From left to right: an Adult, Black, Female takes a nap with her cat; an Adult, Female listens to music/podcast while relaxing in a window seat and looking out the window; an Adult, POC Latinx, Male takes an epsom salt bath and relaxes with a face mask on and candles

Personal Needs and Self-Care as Practice

I’m still working out the details of what self-care means for me, and if I’m being honest my idea of self-care and my own personal needs are always changing. There are no rules or restrictions as to what can qualify for self-care, only what works for you.

Of course the first step is accepting self-care into your life, and not simply as a luxury but as a priority. This is especially important for spoonies because stress often has an extreme effect on our bodies, leading to increased pain, fatigue, and disease flare-ups.

One way to think about self-care for spoonies is to include it as part of our healthcare routine. I think prioritizing self-care, whatever that means for you, in the same way I prioritize AS treatment is an effective way of allowing self-care practices into my life.

Self-care for spoonies

Here are a few recommendations for spoonies self-care, based on reflecting on my own experiences and habits (see part 1 of this article here):

1. Find ways to relax your body

This may be exercise, hot baths, mid-day naps, some curling up with a good book in your favorite recliner, light yoga, you name it. I think whatever activity you can find that helps relax your body and ease some pain should have a slot on your daily calendar for sure. For me, this is hiking, hot baths, and watching an hour of mindless TV at night.

2. Make the habits that help common practice

Pencil in your self-care habits and make them part of your normal day. If eating healthy helps control inflammation, make it a daily practice. If five minutes of meditation before bed improves your sleep, then do it every night. I try to prioritize these habits daily (though not always successful), but I know myself and if I don’t make self-care a priority in my mind, then I’ll treat it like a luxury that I can’t always afford.

3. Don’t set unhealthy or unrealistic expectations

Self-care certainly means doing those things that help you relax, refresh, and recharge but it also means avoiding habits that make it necessary to "recharge" all the time. For me, this meant learning how to set healthy expectations and unlearning goal-setting that inevitably leads to disease flares. And I’m continually learning as my disease progresses and changes.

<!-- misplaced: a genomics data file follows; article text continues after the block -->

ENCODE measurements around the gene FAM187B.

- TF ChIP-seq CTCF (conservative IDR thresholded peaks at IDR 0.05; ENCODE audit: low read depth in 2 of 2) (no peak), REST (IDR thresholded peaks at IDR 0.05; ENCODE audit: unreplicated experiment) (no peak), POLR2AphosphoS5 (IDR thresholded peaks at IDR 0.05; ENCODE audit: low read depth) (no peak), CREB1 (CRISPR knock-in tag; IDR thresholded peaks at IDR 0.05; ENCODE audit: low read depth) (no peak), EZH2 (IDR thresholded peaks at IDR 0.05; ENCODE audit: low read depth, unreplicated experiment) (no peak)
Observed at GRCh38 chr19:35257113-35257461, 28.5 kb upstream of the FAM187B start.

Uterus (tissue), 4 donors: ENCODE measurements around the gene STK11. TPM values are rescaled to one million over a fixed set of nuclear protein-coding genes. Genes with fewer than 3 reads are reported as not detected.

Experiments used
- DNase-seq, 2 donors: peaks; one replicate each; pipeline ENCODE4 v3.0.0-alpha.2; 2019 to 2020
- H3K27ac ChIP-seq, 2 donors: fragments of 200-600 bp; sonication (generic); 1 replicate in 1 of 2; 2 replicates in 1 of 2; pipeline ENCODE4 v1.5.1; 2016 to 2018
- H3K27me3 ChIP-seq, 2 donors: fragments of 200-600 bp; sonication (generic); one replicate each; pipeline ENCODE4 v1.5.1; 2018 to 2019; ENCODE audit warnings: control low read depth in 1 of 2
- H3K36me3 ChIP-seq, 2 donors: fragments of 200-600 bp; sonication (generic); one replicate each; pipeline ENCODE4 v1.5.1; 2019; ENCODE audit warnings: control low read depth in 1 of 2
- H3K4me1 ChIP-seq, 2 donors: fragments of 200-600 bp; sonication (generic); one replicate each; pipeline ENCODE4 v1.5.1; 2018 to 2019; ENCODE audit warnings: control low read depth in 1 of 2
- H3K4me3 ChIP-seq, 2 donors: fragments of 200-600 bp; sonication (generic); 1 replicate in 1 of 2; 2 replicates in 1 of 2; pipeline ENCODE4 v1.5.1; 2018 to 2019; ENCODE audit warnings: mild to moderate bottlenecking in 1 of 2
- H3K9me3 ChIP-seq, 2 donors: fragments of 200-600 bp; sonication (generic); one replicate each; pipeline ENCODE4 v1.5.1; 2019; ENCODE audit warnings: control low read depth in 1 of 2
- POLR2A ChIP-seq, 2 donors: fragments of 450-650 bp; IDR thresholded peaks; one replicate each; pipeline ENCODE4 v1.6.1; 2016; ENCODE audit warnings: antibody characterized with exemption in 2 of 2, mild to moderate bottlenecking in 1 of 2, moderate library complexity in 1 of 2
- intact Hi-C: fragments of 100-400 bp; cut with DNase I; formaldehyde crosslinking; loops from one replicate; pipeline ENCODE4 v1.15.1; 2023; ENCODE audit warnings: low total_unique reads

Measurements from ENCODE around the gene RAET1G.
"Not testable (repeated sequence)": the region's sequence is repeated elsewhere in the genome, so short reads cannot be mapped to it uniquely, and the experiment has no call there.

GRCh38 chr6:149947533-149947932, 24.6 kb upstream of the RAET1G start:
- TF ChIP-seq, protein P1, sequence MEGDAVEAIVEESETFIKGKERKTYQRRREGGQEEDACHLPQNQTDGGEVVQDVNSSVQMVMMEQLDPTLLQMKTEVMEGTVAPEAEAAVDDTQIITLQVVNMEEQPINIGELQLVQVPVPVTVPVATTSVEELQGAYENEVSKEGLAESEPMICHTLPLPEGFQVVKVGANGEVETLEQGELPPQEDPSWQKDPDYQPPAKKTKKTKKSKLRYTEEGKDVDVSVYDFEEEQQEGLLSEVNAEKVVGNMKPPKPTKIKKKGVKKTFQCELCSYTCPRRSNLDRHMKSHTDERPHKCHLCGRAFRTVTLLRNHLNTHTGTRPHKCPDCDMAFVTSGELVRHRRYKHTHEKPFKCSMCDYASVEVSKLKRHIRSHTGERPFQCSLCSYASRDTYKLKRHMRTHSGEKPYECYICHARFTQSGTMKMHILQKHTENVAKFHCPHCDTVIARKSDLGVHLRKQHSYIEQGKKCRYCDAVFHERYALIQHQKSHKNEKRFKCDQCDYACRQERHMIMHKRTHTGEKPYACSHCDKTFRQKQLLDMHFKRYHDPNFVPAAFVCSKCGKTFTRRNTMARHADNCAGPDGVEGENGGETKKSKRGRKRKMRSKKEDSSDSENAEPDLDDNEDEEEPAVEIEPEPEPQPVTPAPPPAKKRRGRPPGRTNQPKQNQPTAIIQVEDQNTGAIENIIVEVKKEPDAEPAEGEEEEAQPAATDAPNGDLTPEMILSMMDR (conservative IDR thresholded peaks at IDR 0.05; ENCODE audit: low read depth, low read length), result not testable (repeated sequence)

4. Confide in your support network

Many of us spoonies battle with stress, anxiety and depression directly related to our chronic diseases. Therefore I think it’s vital that we lean on members of our support network, whether that be loved ones, friends, fellow spoonies, or licensed professionals. Don’t forget about your mental and emotional well-being when caring for yourself!

5. Leave guilt at the door

The world around us does a good enough job accumulating and reinforcing pressures in our lives that we don’t need to be adding it. So when making time for your own self-care, be sure to leave that guilt of not "being productive" at the door. I tell myself all the time that taking care of myself is being productive. No need to feel guilty about that!

Make self-care a priority

Those of us with a chronic illness know how important it is to manage our health. But taking care of oneself means more than simply taking medications and showing up for doctor’s appointments. It means showing up for your well-being day in and day out.

Self-care is not simply a trend to scoff at as spoonies, but a a daily practice. Or at least it should be since, as one Harvard Health article puts it “we can’t function very well if we aren’t very well." But the only way it can be a daily practice is if you take it seriously and make self-care a priority.

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